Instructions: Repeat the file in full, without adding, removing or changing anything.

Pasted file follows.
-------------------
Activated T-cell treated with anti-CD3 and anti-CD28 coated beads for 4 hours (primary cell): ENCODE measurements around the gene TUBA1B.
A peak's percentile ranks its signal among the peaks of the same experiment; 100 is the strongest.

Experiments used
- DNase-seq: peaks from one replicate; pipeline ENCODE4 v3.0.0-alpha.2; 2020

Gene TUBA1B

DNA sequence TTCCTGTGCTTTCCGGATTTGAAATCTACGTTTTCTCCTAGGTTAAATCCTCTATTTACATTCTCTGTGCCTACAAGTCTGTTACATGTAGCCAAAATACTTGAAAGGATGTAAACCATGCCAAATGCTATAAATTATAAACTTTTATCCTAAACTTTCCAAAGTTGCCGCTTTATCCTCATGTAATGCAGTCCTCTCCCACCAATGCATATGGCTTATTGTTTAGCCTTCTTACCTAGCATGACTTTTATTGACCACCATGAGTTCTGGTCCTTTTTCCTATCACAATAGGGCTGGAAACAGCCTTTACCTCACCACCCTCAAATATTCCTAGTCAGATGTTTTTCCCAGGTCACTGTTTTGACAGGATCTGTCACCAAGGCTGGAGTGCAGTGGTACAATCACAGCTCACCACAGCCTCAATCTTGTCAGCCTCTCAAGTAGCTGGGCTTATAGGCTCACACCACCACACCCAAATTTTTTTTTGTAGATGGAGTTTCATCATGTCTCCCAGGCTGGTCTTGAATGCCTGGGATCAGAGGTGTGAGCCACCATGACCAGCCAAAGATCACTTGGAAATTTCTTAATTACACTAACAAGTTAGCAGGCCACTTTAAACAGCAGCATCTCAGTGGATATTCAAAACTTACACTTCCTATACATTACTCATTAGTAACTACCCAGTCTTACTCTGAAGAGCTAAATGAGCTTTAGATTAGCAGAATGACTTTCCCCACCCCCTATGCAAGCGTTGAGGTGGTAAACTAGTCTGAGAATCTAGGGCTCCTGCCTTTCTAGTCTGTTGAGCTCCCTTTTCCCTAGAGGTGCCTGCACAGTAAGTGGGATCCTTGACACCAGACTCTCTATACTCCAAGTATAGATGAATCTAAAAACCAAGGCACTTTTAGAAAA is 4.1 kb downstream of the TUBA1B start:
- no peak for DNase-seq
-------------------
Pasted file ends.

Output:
Activated T-cell treated with anti-CD3 and anti-CD28 coated beads for 4 hours (primary cell): ENCODE measurements around the gene TUBA1B.
A peak's percentile ranks its signal among the peaks of the same experiment; 100 is the strongest.

Experiments used
- DNase-seq: peaks from one replicate; pipeline ENCODE4 v3.0.0-alpha.2; 2020

Gene TUBA1B

DNA sequence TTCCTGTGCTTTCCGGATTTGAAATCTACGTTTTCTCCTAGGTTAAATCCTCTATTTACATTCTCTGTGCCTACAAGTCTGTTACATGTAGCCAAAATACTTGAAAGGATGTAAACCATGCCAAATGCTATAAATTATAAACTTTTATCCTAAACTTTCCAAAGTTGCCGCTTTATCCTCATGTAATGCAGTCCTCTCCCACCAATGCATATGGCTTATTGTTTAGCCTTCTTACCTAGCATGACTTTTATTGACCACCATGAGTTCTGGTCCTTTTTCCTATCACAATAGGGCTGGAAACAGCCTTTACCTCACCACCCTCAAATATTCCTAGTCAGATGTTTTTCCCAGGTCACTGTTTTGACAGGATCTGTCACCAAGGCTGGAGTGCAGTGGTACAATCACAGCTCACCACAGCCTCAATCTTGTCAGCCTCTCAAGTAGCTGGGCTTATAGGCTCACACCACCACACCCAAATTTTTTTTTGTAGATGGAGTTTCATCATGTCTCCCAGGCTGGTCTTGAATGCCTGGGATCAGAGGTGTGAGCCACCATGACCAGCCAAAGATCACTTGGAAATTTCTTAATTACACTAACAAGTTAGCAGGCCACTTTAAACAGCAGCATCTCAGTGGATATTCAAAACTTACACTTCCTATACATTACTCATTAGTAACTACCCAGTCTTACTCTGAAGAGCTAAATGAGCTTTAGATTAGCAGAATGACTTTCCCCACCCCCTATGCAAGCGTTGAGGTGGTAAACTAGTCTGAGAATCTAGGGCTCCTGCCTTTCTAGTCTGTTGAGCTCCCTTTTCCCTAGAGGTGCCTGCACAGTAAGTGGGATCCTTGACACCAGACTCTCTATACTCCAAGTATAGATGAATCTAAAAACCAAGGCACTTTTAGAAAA is 4.1 kb downstream of the TUBA1B start:
- no peak for DNase-seq